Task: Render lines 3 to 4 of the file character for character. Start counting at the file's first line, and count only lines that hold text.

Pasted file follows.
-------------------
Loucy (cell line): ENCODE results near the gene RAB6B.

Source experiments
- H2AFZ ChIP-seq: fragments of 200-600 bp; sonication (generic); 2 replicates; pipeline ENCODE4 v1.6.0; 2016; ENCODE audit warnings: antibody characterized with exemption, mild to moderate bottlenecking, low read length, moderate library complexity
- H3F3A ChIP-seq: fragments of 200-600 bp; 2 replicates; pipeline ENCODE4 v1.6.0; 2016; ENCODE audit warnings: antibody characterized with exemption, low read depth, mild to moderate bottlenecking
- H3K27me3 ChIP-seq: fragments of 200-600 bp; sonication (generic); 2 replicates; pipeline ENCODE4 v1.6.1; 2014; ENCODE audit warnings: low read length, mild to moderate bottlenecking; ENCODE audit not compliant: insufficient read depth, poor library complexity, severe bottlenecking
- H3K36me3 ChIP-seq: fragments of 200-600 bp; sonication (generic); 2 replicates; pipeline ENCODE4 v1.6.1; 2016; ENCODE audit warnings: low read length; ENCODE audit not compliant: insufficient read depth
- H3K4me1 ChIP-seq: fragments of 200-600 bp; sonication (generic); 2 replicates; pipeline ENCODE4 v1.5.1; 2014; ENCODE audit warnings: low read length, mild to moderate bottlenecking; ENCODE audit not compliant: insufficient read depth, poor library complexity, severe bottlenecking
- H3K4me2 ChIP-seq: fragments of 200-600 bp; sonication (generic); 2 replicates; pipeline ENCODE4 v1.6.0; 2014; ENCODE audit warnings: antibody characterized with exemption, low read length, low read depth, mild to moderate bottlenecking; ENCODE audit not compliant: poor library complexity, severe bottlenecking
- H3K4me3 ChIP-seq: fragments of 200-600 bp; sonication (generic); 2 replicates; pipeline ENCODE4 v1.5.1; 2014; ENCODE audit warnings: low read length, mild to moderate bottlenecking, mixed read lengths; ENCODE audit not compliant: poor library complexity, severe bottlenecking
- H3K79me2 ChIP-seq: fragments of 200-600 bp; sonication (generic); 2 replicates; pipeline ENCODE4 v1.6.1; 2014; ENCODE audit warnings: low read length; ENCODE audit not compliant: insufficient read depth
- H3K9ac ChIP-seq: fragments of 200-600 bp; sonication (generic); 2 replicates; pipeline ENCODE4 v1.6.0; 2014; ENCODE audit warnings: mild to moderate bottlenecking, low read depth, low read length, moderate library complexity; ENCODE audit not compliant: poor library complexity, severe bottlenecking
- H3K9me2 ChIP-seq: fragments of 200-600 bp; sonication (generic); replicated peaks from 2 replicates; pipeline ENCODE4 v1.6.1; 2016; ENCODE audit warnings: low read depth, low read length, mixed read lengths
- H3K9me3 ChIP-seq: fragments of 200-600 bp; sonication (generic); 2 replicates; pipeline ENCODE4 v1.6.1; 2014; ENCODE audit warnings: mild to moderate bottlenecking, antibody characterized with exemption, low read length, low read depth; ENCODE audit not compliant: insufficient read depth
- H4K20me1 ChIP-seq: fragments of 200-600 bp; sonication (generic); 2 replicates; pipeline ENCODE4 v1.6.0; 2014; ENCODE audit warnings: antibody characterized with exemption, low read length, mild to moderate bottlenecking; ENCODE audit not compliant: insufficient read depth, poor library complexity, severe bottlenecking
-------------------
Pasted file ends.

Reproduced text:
- H2AFZ ChIP-seq: fragments of 200-600 bp; sonication (generic); 2 replicates; pipeline ENCODE4 v1.6.0; 2016; ENCODE audit warnings: antibody characterized with exemption, mild to moderate bottlenecking, low read length, moderate library complexity
- H3F3A ChIP-seq: fragments of 200-600 bp; 2 replicates; pipeline ENCODE4 v1.6.0; 2016; ENCODE audit warnings: antibody characterized with exemption, low read depth, mild to moderate bottlenecking